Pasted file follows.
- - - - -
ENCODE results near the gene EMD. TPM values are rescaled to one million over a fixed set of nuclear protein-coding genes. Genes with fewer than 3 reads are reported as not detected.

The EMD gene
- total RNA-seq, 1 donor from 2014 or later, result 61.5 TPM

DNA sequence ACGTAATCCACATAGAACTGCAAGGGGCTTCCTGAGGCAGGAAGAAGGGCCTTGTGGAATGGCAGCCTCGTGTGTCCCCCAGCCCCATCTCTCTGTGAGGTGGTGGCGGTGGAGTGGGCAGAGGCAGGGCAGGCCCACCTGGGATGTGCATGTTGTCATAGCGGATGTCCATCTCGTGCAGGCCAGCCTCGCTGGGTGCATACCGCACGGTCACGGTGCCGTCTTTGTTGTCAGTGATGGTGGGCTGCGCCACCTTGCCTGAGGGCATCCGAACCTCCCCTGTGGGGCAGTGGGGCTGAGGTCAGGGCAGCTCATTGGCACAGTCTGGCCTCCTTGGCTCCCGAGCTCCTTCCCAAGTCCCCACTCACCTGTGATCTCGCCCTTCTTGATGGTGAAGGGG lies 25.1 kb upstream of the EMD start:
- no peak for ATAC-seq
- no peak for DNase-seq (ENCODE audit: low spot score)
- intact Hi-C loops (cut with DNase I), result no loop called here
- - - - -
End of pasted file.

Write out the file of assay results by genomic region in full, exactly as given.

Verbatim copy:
ENCODE results near the gene EMD. TPM values are rescaled to one million over a fixed set of nuclear protein-coding genes. Genes with fewer than 3 reads are reported as not detected.

The EMD gene
- total RNA-seq, 1 donor from 2014 or later, result 61.5 TPM

DNA sequence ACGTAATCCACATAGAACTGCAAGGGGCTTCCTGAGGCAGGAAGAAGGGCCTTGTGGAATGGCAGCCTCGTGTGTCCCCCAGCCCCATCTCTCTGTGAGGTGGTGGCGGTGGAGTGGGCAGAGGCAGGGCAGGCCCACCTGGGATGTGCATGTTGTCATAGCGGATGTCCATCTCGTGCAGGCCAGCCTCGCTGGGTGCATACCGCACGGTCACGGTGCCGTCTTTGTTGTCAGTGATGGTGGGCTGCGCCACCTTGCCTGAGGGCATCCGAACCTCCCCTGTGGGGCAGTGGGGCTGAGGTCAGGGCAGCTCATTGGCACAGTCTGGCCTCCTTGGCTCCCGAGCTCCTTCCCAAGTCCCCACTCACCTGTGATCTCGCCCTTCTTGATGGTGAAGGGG lies 25.1 kb upstream of the EMD start:
- no peak for ATAC-seq
- no peak for DNase-seq (ENCODE audit: low spot score)
- intact Hi-C loops (cut with DNase I), result no loop called here